Greg Ginn’s Lawyer Talks Black Flag Suit
Greg Ginn performs with Black Flag in 1982. Photo: Frank Miller/Wire Image

Greg Ginn performs with Black Flag in 1982. Photo: Frank Miller/Wire Image

Ripples of opposition spread throughout the Web this past weekend after Black Flag co-founder Greg Ginn sued his former bandmates for use of the band’s iconic logo and mark during their tour as “FLAG” this year. Despite fan derision, however, Ginn’s attorney Evan Cohen told Hive that the seminal punk band’s former members forced the guitarist’s hand by filing false and fraudulent trademark applications to the US Patent and Trademark Office for the use of “Black Flag” as well as the logo.

“They forced us to do this, because not only do we need to bring an opposition to the trademark application in the trademark office, but we also need to bring what’s called a cancelation action for cancelation of the existing mark — for the four bars,” Cohen said. “Then we also found out that they’re also selling bootleg T-shirts on the tour and then they started — about halfway through the tour — they started using the actual bars, not the even bars, but the uneven bars. It’s like they ratcheted up their usage of the Black Flag materials and it came to a point where we couldn’t not sue them.”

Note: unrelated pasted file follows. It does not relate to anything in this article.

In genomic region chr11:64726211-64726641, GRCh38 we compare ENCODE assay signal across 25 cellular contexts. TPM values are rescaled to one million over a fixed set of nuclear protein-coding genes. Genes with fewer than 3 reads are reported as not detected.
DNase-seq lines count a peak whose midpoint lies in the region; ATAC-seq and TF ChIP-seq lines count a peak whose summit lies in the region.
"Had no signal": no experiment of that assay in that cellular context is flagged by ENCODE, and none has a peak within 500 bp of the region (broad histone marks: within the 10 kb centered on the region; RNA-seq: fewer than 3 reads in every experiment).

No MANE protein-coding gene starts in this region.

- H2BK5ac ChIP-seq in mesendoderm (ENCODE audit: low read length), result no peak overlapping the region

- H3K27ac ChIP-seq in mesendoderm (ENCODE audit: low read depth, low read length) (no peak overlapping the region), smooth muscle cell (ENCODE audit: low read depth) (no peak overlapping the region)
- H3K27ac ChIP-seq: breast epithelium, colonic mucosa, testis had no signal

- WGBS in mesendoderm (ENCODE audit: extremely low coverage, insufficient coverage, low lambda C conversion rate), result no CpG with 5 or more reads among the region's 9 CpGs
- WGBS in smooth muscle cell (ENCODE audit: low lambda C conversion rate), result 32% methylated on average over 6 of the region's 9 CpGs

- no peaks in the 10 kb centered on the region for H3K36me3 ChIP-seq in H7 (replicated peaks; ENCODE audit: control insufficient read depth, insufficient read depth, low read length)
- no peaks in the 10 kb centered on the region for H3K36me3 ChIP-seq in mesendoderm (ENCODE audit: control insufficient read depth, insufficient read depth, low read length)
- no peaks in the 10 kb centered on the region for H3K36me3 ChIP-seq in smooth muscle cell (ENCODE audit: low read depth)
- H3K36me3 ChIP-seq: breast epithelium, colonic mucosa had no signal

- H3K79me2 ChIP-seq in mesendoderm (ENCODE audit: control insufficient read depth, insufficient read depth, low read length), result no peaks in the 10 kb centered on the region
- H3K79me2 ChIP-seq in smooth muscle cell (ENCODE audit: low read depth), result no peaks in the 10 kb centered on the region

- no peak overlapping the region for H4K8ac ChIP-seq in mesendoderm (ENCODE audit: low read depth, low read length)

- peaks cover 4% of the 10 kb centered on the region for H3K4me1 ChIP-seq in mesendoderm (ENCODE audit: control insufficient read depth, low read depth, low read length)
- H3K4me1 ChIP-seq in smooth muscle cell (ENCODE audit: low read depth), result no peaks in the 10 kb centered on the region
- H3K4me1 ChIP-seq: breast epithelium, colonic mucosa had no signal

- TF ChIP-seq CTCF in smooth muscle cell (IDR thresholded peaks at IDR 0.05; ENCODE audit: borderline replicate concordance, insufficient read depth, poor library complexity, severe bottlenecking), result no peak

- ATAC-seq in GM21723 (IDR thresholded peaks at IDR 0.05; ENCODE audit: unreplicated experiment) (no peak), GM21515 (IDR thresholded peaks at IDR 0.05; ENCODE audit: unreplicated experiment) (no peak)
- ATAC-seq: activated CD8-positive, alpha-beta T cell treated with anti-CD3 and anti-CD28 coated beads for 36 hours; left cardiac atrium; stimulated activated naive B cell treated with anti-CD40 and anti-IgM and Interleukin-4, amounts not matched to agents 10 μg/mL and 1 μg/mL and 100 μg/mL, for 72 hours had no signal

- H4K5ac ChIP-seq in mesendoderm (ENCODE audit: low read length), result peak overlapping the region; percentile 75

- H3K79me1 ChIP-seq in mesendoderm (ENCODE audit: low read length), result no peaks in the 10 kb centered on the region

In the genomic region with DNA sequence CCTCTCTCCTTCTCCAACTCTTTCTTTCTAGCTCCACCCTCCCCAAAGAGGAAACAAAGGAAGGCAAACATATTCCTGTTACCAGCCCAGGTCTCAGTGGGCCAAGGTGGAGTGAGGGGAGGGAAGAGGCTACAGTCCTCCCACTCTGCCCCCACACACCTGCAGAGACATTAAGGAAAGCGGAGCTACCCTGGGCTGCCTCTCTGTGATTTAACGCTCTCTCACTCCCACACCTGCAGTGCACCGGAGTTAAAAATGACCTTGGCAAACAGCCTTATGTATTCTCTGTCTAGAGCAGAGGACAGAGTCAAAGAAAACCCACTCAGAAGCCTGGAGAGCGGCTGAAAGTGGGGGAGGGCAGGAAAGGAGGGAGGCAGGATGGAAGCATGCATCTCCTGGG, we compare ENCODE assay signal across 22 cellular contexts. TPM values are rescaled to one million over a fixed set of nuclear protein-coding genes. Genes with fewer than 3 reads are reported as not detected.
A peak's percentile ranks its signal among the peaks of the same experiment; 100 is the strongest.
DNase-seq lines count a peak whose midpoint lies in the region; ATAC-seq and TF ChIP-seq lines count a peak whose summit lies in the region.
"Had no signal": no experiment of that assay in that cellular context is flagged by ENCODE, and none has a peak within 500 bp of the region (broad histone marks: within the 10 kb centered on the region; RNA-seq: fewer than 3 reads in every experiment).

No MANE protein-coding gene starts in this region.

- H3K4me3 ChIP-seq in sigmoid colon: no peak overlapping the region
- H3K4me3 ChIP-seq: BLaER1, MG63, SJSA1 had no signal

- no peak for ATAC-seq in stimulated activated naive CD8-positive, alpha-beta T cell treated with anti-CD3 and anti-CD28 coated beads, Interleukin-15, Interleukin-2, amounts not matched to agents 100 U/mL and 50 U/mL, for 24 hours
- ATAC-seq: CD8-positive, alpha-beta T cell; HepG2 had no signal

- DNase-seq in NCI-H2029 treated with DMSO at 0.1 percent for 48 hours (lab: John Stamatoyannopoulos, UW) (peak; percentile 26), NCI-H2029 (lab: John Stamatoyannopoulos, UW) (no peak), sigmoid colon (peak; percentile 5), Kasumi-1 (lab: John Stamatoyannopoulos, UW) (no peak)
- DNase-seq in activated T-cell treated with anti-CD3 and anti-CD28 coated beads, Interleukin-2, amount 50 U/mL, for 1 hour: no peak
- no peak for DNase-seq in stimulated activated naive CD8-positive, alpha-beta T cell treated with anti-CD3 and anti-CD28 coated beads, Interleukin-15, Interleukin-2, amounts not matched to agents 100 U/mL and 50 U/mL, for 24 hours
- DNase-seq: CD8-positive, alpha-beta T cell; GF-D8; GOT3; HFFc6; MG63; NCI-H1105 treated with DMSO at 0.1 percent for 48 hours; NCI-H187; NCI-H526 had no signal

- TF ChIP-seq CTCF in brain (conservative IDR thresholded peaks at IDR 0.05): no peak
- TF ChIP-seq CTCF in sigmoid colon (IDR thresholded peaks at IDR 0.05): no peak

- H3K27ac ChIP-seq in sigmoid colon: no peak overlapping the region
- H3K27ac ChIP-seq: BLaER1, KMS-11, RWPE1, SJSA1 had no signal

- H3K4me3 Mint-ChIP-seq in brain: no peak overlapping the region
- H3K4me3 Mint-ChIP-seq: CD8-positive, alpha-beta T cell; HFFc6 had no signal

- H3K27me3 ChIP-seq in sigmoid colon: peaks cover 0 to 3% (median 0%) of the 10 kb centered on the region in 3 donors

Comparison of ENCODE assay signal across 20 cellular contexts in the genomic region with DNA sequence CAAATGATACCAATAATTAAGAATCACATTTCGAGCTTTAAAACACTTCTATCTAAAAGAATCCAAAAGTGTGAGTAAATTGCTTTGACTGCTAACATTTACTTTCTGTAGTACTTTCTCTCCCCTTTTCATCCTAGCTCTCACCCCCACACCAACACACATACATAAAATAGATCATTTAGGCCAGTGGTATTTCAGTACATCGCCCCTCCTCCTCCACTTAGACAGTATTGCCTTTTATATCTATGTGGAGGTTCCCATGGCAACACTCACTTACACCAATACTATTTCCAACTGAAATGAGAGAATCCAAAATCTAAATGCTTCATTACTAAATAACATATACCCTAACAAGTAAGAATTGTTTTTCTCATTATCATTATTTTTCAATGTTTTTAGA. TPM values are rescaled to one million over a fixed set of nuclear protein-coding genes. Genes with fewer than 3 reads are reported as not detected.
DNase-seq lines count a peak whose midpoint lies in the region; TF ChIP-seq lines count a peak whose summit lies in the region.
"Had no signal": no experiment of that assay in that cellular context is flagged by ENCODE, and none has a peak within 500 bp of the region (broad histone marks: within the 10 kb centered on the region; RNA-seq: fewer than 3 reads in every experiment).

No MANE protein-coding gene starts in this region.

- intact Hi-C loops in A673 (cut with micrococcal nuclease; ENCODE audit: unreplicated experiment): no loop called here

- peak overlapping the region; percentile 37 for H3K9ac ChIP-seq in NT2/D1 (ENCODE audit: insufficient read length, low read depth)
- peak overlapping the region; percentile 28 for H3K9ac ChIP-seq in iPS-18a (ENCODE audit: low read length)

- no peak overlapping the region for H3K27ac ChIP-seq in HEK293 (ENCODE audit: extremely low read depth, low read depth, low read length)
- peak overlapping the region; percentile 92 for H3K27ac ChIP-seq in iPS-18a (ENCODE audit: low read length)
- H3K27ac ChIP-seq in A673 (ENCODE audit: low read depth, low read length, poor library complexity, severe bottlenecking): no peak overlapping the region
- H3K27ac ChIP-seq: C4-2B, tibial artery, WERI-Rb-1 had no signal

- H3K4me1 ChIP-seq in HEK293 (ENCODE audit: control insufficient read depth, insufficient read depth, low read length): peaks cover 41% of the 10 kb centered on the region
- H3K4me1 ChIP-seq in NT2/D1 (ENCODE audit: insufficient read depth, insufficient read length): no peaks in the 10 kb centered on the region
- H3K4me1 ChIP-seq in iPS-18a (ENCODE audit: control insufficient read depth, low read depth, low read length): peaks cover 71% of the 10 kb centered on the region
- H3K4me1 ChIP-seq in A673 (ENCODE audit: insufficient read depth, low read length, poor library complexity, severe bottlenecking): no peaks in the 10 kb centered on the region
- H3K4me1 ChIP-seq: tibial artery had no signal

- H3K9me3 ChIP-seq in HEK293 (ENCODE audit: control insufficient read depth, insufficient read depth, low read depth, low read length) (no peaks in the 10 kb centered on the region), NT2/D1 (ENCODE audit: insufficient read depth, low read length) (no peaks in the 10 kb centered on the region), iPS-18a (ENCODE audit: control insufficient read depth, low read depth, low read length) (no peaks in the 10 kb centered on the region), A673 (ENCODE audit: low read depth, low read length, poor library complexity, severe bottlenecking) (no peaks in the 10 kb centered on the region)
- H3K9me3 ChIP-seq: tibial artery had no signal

Black Flag — in an iteration featuring Ron Reyes, guitarist Greg Ginn and drummer Gregory Moore — reunited at the beginning of this year, announcing a summer tour in March. FLAG, a version of the band including Keith Morris, bassist Chuck Dukowski, guitarist Dez Cadena, drummer Bill Stevenson, and the Descendants’ Stephen Egerton — was unveiled on the same day as the reunited Black Flag, and announced tour dates as well.

The proliferation of Black Flags was confusing to the music world, to say the least, which is, in part, why Ginn and Co. is suing FLAG. However, according to Cohen, the musician would likely not have decided to sue his former bandmates if not for the allegedly false trademark applications. That’s why the suit was filed on Friday, August 2, months after the FLAG tour kicked off.

“I think we discovered more and more of the things that FLAG was doing with regard to the trademarks,” Cohen said. “I knew about one of the fraudulent applications that [Henry] Rollins and [Keith] Morris filed. I didn’t know about the other one until about three weeks ago. For whatever reason — and I still don’t know the answer to the question — Henry Rollins and Keith Morris filed these trademark applications last September in which they had a bunch of information that was not truthful.”

 

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